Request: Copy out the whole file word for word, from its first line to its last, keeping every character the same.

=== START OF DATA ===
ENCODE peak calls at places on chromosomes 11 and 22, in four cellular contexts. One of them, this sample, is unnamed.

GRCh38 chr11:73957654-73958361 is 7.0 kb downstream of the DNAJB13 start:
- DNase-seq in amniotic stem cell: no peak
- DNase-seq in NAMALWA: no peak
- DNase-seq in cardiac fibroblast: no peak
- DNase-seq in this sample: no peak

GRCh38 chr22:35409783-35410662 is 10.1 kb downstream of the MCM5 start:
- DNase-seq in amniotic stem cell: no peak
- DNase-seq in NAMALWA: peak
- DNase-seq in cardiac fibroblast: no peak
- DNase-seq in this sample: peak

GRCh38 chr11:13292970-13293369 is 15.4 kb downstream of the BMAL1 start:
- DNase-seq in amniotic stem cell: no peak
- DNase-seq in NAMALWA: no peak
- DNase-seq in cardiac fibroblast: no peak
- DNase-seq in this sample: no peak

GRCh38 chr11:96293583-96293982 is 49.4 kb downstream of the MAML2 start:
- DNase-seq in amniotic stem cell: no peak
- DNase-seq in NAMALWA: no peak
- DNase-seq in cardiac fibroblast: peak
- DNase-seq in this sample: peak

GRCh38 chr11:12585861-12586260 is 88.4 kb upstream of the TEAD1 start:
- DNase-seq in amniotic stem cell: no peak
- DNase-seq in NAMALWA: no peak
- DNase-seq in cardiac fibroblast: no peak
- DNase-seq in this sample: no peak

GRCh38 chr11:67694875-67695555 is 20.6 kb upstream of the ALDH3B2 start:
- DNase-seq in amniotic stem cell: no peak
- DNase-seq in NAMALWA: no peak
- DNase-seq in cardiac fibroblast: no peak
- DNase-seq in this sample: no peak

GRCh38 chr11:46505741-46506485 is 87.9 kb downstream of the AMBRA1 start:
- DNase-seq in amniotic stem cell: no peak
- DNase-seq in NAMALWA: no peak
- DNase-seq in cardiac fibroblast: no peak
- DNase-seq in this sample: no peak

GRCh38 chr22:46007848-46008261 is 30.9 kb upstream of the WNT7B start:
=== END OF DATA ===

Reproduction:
ENCODE peak calls at places on chromosomes 11 and 22, in four cellular contexts. One of them, this sample, is unnamed.

GRCh38 chr11:73957654-73958361 is 7.0 kb downstream of the DNAJB13 start:
- DNase-seq in amniotic stem cell: no peak
- DNase-seq in NAMALWA: no peak
- DNase-seq in cardiac fibroblast: no peak
- DNase-seq in this sample: no peak

GRCh38 chr22:35409783-35410662 is 10.1 kb downstream of the MCM5 start:
- DNase-seq in amniotic stem cell: no peak
- DNase-seq in NAMALWA: peak
- DNase-seq in cardiac fibroblast: no peak
- DNase-seq in this sample: peak

GRCh38 chr11:13292970-13293369 is 15.4 kb downstream of the BMAL1 start:
- DNase-seq in amniotic stem cell: no peak
- DNase-seq in NAMALWA: no peak
- DNase-seq in cardiac fibroblast: no peak
- DNase-seq in this sample: no peak

GRCh38 chr11:96293583-96293982 is 49.4 kb downstream of the MAML2 start:
- DNase-seq in amniotic stem cell: no peak
- DNase-seq in NAMALWA: no peak
- DNase-seq in cardiac fibroblast: peak
- DNase-seq in this sample: peak

GRCh38 chr11:12585861-12586260 is 88.4 kb upstream of the TEAD1 start:
- DNase-seq in amniotic stem cell: no peak
- DNase-seq in NAMALWA: no peak
- DNase-seq in cardiac fibroblast: no peak
- DNase-seq in this sample: no peak

GRCh38 chr11:67694875-67695555 is 20.6 kb upstream of the ALDH3B2 start:
- DNase-seq in amniotic stem cell: no peak
- DNase-seq in NAMALWA: no peak
- DNase-seq in cardiac fibroblast: no peak
- DNase-seq in this sample: no peak

GRCh38 chr11:46505741-46506485 is 87.9 kb downstream of the AMBRA1 start:
- DNase-seq in amniotic stem cell: no peak
- DNase-seq in NAMALWA: no peak
- DNase-seq in cardiac fibroblast: no peak
- DNase-seq in this sample: no peak

GRCh38 chr22:46007848-46008261 is 30.9 kb upstream of the WNT7B start: